The burden of reducing that costly production surplus is likely to fall disproportionately on communities such as Bochum, which depend on the automobile industry for jobs.
The city of 367,000 people in Germany's industrial Ruhr Valley has already suffered its share of setbacks. All that is left of the mining industry is a museum. The Nokia mobile phone factory shut down in 2008. The unemployment rate is 10 per cent, compared with a national average of 7.2 per cent.
Despite waves of job cuts, Opel remains the biggest private employer in Bochum. The regional chamber of commerce estimates that 40,000 jobs depend on Opel Bochum, at businesses ranging from parts suppliers to local restaurants.
GM has promised to honour an agreement with workers not to close any Opel plants until after 2014, part of an earlier cost-cutting program. But Bochum workers worry that Opel would stop investing in operations there in preparation for a shutdown once the agreement expires.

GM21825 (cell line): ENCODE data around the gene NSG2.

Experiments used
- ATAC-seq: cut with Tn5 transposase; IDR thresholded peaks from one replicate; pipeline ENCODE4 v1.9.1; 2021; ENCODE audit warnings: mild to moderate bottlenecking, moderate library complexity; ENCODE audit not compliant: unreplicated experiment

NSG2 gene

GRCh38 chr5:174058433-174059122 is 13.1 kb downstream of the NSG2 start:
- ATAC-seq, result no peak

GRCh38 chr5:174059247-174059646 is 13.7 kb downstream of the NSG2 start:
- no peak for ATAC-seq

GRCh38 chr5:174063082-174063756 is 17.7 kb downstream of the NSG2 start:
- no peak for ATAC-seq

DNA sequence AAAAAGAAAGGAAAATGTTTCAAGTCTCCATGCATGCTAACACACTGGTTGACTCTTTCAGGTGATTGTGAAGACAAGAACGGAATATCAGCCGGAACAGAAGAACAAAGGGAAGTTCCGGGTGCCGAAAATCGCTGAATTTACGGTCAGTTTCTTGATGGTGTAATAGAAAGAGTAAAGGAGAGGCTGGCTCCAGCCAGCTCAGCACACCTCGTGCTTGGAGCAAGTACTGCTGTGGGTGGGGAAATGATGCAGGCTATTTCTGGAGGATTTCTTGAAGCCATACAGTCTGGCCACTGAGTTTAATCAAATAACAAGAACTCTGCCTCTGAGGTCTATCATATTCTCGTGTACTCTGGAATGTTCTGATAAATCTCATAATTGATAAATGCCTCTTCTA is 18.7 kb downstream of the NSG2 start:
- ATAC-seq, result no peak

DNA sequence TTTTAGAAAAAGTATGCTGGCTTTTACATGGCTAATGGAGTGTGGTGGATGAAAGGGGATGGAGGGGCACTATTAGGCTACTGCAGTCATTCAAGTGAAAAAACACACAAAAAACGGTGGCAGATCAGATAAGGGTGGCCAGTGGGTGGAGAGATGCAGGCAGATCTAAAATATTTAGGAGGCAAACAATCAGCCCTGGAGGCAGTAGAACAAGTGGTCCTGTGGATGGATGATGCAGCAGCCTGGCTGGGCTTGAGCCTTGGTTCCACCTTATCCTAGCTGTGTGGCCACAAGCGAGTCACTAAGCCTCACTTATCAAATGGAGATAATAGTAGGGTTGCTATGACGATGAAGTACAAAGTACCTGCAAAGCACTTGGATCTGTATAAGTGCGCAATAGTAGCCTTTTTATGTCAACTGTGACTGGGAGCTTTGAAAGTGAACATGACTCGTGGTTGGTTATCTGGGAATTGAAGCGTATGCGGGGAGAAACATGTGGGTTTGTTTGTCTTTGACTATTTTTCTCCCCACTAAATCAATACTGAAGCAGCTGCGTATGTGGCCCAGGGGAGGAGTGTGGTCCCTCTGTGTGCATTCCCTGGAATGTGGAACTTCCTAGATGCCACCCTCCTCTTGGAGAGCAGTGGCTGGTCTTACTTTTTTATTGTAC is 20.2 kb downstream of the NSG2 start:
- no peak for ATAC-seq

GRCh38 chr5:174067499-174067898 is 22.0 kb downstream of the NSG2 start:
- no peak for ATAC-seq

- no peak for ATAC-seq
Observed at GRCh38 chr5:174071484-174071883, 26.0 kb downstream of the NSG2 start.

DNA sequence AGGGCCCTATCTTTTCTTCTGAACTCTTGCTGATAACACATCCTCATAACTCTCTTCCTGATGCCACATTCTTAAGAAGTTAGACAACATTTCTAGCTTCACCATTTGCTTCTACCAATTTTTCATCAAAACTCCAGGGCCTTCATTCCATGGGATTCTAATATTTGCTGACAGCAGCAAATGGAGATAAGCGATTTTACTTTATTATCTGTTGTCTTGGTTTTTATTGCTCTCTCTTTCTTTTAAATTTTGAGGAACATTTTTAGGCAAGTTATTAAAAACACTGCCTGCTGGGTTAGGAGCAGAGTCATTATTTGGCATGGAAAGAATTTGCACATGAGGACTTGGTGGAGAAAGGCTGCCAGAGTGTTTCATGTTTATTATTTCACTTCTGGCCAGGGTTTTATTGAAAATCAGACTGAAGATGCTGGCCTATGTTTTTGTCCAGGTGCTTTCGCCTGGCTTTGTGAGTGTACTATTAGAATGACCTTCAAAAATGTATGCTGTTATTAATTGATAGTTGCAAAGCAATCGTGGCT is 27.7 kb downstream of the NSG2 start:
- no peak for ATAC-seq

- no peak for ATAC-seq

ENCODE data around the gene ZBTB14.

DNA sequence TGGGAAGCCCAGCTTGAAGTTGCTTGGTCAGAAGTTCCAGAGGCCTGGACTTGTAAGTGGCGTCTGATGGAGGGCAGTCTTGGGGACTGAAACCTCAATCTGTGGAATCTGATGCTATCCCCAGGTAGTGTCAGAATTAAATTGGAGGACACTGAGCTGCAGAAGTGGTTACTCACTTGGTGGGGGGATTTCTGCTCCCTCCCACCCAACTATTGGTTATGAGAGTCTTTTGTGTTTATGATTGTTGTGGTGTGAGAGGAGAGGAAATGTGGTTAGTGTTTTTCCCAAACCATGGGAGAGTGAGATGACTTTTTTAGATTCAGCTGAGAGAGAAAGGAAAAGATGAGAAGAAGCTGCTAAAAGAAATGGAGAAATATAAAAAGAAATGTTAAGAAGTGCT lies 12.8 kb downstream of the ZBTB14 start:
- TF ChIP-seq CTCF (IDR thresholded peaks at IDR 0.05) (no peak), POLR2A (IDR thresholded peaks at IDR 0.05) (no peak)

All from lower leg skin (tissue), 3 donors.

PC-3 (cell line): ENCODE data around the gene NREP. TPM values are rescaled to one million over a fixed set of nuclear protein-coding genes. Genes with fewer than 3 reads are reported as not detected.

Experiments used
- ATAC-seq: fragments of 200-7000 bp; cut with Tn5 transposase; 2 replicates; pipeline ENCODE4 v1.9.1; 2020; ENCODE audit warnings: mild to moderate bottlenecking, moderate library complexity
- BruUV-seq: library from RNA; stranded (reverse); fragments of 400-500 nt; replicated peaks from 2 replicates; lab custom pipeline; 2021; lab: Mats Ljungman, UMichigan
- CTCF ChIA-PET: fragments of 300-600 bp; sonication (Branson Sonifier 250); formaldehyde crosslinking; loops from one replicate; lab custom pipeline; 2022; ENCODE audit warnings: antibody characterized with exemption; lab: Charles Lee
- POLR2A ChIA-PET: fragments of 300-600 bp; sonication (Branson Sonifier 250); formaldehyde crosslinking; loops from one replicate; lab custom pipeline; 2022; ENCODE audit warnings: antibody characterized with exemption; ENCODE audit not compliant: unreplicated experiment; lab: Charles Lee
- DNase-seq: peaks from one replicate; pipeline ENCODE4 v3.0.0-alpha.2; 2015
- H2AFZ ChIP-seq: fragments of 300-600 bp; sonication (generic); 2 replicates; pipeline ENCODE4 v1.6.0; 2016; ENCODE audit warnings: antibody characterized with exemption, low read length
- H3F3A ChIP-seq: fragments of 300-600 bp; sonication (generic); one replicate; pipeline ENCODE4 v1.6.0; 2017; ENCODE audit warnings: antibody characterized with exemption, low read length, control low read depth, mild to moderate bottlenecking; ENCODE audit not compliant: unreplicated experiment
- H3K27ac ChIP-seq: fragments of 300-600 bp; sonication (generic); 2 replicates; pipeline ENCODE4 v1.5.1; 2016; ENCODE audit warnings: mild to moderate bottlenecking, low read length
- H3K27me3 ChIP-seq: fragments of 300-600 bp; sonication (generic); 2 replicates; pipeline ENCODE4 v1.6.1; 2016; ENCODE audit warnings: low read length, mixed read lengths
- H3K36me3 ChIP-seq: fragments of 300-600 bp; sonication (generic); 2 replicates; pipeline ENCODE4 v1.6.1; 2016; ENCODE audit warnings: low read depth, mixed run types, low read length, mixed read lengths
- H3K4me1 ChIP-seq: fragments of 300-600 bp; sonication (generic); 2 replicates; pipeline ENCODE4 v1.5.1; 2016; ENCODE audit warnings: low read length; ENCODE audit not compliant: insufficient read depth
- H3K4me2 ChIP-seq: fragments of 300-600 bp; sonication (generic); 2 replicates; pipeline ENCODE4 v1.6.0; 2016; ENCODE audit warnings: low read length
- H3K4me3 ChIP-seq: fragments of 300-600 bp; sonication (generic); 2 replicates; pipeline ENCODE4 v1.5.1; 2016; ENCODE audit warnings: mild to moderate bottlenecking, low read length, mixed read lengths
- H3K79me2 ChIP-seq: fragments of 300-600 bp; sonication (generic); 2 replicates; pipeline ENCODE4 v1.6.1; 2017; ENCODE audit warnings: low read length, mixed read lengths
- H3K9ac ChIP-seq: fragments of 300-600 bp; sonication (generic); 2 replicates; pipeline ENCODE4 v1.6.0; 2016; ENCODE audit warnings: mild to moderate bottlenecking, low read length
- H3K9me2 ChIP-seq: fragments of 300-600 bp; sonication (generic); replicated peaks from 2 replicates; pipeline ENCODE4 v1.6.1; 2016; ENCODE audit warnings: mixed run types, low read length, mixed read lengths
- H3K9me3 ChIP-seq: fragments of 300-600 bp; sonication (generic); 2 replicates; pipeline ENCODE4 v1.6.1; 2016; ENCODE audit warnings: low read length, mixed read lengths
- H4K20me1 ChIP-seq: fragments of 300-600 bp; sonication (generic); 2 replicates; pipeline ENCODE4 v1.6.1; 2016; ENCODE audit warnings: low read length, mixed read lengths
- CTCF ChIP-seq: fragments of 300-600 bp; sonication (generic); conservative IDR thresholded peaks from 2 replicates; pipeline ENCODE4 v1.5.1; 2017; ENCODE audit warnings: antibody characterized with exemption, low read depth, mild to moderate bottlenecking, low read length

The Opel supervisory board met last week in Ruesselsheim, Germany, the centre of European operations, but did not announce any decisions. While saying it has not decided to close any plants, GM has made it clear that major cost cuts will be necessary in Europe.
"All participants are in agreement that Opel must operate profitably and that measures must be taken to increase sales, raise margins and reduce costs," GM and worker representatives said in a joint statement.